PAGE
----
Wave Type Comparison

Guinn Partners conducted an independent study of boat makes and models to accurately compare wave quality.  Videos and our methodology are below.
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Testing Methodology

This study tested various makes and models of boats to determine an accurate wave quality comparison. All boats were set up using factory ballast. The following core characteristics of each boat’s wave were measured:

 

Test Parameters:
•Riders were north of 200LBS +/- 15 lbs. of one another), at least six feet in height (+/- 3 inches of one another), and skill level (Intermediate) surfers were used if not the same person.
• Surf Boards: Identical surf boards were used in each test.
• Settings: All boats tested with factory presets or factory recommended settings including Ballast & Surf System. No extra ballast was added to the boats. If Plug N Play was an available option and installed at the factory, then the recommended sacks where connected and utilized.
• Water Conditions: Boats were tested side by side and in the same depth, speed & water surface conditions.

 

Wave Length: To calculate the wave length, the length of the boat was used as a foundation, which was a set figure. The height of the rider and the perspective of the shot were used as additional values to accurately measure the length of the wave. The beginning of the wave was measured after the swim platform and after the wave has generated. The wave was considered rideable in our study as long as the rider could return to the pocket. Once they drifted past the apex of the wave into a non-rideable area, the wave length calculation was stopped to arrive at a total wave length measurement.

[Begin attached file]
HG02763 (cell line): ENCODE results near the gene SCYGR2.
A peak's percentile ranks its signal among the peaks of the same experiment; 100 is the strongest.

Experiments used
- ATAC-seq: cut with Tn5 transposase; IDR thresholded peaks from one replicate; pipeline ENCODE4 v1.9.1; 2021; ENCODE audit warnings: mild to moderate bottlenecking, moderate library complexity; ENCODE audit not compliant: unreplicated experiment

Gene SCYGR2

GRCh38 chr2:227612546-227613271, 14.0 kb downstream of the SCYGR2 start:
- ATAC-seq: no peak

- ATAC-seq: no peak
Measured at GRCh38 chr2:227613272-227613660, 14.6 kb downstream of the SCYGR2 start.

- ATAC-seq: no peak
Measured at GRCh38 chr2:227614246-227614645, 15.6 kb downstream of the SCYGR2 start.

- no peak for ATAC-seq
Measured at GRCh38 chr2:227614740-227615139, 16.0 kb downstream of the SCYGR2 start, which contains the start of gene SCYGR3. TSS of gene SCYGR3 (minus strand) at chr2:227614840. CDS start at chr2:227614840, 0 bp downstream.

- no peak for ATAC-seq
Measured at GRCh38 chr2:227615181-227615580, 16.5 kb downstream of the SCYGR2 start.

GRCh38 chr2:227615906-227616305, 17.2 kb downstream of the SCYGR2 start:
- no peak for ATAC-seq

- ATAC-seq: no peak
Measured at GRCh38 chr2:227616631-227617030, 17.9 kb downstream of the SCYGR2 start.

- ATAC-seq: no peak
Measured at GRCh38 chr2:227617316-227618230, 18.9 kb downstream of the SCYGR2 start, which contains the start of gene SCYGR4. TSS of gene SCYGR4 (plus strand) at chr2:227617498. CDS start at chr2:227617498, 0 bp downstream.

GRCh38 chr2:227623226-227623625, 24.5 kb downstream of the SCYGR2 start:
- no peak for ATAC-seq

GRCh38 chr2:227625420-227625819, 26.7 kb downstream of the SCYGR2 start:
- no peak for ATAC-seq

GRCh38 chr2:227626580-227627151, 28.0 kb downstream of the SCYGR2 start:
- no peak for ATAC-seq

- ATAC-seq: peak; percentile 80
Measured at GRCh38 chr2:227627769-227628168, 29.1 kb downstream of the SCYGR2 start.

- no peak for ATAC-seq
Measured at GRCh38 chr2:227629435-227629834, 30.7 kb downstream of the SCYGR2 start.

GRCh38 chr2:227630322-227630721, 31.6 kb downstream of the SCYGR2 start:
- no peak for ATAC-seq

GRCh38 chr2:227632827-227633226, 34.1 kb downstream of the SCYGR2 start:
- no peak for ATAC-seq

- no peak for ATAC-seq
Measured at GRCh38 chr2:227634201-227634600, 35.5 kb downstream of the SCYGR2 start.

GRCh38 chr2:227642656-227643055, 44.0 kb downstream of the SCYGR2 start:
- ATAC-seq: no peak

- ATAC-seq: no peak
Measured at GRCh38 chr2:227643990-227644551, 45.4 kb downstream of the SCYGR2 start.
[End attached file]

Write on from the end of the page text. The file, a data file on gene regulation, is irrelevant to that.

Wave Height: Similarly to the wave length, the wave height was measured by using the length of the boat was used as a foundation, which was a set figure. The height of the rider and the perspective of the shot were used as additional values to accurately measure the height of the wave. The rideable height was determined by measuring the surface of the water to the apex of the rideable wave at the highest rideable point.

 

Pocket Size: The pocket is the rideable area measuring the square footage of the rideable pocket of the wave. This area was calculated by examining the height, rideable length, and surface of the pocket, or “sweet spot” that riders utilize most. These calculations were also verified using the length of the boat was used as a foundation, which was a set figure. The height of the rider and the perspective of the shot were used as additional values to accurately measure the pocket size.

 

Face Quality: The wave face quality is a 1 out of 10 scoring system that takes in to account the smoothness, curve, and noise patterns of the wave as it extends behind the watercraft to arrive at an overall score describing the wave’s quality. Cleaner waves with less noise and breakup at the apex will yield a higher score. Waves that have more noise and breakup spray as the water moves towards the apex will yield a lower score. Waves that have more turbulence overall will also result in a lower face quality score.

Malibu 25 LSV vs Nautique G23

Malibu 24 MXZ vs Nautique G23

Malibu 22 LSV vs Mastercraft XT22

Axis T23 vs Moomba Mojo

Malibu 24 MXZ vs Mastercraft x23

Axis A22 vs Mastercraft NXT 22

Malibu M235 vs Nautique G23

Malibu 23LSV vs Nautique G23

*Malibu supported this testing with boats and equipment.

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